Splicing is a complex mechanism that generates mature mRNA from pre-mRNA and which is essential for a correct gene expression. It involves many factors – nearly 400, if we consider alternative splicing as well – and it is tightly controlled. A new paper published in Molecular Cell by Juan Valcárcel, head of the Regulation of Alternative pre-mRNA Splicing group at the CRG, and colleagues has now identified an heterogeneous nuclear ribonucleoprotein (hnRNP) that helps in the recognition of the 3′ splice site.
The essential pre-mRNA splicing factor U2AF guides the early stages of splice site choice by recognizing a polypyrimidine (Py) tract consensus sequence near the 3′ splice site. The U2AF 65 KDa subunit binds to the Py tract while its 35 KDa subunit binds the invariant AG dinucleotide at the intron 3′ end.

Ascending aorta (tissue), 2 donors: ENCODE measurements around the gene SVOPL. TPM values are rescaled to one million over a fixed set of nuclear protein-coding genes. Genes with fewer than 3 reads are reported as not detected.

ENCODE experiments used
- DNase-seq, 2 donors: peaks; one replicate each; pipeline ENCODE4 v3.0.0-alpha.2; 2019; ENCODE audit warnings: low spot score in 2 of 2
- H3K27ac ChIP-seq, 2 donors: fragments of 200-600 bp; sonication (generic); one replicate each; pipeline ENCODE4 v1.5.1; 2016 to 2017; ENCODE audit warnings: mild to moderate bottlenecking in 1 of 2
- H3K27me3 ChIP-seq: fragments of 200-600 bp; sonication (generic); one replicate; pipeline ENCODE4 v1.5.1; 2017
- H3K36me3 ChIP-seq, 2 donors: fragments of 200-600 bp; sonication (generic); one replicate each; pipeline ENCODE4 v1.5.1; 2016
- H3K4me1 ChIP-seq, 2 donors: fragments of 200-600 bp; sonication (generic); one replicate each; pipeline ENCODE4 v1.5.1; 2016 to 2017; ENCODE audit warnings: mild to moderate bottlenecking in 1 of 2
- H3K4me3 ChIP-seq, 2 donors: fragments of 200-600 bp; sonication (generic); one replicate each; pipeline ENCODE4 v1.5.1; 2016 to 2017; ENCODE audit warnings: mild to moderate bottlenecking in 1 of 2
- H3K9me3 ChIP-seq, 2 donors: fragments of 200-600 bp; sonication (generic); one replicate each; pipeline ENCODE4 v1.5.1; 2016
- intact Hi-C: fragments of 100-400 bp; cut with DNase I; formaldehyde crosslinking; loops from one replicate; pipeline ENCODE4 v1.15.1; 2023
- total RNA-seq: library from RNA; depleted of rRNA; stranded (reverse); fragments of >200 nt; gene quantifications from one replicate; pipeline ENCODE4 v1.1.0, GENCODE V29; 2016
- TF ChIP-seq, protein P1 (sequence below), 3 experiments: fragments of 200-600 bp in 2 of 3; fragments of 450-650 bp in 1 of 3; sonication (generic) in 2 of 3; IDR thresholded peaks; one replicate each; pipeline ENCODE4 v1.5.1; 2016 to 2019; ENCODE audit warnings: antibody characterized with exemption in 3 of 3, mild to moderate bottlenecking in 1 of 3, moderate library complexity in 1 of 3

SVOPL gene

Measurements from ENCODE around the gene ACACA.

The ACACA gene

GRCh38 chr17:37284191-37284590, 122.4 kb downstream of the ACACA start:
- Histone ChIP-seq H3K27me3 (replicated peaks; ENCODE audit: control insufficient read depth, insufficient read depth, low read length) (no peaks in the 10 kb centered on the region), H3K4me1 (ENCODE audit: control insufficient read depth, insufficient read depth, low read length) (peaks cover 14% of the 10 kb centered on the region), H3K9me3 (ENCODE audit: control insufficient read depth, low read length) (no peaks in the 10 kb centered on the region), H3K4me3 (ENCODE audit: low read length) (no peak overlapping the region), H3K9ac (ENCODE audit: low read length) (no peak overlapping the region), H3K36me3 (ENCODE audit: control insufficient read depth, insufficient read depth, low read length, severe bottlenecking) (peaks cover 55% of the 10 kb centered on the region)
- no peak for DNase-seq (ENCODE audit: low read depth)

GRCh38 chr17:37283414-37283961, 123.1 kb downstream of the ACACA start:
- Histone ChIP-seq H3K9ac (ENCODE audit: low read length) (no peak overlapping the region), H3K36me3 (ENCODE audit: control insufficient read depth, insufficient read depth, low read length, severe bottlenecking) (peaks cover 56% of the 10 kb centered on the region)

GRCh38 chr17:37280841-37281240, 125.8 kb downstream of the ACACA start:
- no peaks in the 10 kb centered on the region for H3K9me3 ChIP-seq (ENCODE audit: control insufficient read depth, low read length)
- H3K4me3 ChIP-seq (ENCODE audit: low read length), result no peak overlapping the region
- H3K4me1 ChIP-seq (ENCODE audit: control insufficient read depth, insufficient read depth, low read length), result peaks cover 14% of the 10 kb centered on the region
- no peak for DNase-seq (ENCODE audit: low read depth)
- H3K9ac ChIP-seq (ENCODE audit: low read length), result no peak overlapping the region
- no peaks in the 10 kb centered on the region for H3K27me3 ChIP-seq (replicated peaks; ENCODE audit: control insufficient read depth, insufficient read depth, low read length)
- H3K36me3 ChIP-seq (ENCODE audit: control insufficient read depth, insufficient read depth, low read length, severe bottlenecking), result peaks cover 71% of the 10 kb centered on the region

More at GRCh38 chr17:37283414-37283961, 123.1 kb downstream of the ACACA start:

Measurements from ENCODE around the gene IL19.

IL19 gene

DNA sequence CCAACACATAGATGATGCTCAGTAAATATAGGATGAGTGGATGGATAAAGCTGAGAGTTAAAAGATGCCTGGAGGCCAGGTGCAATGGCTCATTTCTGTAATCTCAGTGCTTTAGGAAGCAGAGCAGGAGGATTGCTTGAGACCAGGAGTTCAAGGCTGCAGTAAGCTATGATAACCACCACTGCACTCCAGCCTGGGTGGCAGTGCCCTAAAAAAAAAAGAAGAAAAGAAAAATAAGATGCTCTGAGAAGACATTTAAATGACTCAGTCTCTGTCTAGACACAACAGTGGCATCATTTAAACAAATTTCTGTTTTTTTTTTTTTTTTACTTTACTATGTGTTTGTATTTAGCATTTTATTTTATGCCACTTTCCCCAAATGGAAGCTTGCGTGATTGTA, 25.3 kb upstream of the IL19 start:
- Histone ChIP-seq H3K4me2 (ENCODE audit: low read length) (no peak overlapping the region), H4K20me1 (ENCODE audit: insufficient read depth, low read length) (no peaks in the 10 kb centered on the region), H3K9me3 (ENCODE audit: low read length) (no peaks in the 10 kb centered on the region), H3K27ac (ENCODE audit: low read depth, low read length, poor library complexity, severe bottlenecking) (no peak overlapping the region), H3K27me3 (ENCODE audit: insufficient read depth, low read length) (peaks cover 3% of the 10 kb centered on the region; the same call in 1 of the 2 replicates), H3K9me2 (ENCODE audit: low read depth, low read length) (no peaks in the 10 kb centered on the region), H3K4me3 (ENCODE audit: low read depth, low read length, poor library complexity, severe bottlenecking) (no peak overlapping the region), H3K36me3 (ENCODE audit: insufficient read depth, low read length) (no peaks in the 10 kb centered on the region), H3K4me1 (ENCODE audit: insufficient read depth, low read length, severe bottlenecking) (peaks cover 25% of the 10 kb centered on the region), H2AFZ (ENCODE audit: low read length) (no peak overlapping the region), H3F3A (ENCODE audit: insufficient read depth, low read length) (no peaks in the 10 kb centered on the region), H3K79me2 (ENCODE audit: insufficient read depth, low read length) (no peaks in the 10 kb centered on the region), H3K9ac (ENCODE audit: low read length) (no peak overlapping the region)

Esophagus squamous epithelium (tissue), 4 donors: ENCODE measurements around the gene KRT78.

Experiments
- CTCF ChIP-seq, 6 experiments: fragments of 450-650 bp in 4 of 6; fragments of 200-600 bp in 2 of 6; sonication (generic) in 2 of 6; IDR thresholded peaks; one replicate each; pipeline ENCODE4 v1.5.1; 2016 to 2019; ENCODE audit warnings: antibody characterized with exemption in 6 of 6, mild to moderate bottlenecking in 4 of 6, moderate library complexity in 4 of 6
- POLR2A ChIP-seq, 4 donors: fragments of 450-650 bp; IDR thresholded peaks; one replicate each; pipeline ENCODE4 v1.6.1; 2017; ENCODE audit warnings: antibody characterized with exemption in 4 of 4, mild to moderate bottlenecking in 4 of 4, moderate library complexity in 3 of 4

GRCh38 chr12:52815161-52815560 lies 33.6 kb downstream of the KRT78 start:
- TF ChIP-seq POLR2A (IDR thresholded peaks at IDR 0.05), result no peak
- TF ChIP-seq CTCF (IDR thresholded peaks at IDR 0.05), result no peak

Since Py tracts are relatively poorly conserved in higher eukaryotes, how does U2AF find the right ones?
By using in vitro and in vivo depletion, as well as reconstitution assays using purified components, the authors have identified hnRNP A1 as an RNA binding protein that allows U2AF to discriminate between pyrimidine-rich RNA sequences followed or not by a 3′ splice site AG.
Valcárcel and colleagues have demonstrated using biochemical assays and NMR that hnRNP A1 forms a ternary complex with the U2AF heterodimer on AG-containing/uridine-rich RNAs, while it displaces U2AF from non-AG-containing/uridine-rich RNAs.
Tavanez JP, Madl T, Kooshapur H, Sattler M, Valcárcel J
hnRNP A1 Proofreads 3′ Splice Site Recognition by U2AF.
Mol Cell. 2012 Feb 10;45(3):314-29